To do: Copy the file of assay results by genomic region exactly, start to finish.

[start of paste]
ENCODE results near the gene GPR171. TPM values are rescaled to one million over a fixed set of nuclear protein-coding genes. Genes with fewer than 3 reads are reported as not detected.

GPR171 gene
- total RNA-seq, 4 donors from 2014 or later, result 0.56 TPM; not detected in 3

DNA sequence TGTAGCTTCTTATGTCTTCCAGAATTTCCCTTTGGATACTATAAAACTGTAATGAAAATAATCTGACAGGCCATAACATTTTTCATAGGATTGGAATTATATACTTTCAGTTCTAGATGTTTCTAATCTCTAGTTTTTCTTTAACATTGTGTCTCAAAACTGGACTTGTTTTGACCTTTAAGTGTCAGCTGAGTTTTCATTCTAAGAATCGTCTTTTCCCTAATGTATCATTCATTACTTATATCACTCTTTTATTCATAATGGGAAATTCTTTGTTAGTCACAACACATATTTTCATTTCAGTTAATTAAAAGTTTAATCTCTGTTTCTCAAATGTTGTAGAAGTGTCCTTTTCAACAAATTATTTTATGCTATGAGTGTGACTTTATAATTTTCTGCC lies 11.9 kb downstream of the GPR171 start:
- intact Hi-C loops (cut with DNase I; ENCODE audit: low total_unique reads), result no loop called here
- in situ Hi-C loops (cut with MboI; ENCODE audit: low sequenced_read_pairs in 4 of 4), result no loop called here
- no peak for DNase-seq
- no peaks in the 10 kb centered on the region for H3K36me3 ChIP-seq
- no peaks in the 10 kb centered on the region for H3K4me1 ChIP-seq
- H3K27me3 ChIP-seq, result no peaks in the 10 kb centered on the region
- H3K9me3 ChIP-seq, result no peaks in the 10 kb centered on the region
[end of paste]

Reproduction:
ENCODE results near the gene GPR171. TPM values are rescaled to one million over a fixed set of nuclear protein-coding genes. Genes with fewer than 3 reads are reported as not detected.

GPR171 gene
- total RNA-seq, 4 donors from 2014 or later, result 0.56 TPM; not detected in 3

DNA sequence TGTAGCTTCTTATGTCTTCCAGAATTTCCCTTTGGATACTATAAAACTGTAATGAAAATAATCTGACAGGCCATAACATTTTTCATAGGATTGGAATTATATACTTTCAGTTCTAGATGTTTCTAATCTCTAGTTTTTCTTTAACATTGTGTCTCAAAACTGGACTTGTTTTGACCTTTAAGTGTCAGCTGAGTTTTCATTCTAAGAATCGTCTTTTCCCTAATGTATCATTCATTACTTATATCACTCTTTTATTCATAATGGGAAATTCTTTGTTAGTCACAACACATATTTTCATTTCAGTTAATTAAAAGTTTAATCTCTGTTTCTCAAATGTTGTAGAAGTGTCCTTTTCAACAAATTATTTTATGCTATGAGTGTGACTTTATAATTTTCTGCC lies 11.9 kb downstream of the GPR171 start:
- intact Hi-C loops (cut with DNase I; ENCODE audit: low total_unique reads), result no loop called here
- in situ Hi-C loops (cut with MboI; ENCODE audit: low sequenced_read_pairs in 4 of 4), result no loop called here
- no peak for DNase-seq
- no peaks in the 10 kb centered on the region for H3K36me3 ChIP-seq
- no peaks in the 10 kb centered on the region for H3K4me1 ChIP-seq
- H3K27me3 ChIP-seq, result no peaks in the 10 kb centered on the region
- H3K9me3 ChIP-seq, result no peaks in the 10 kb centered on the region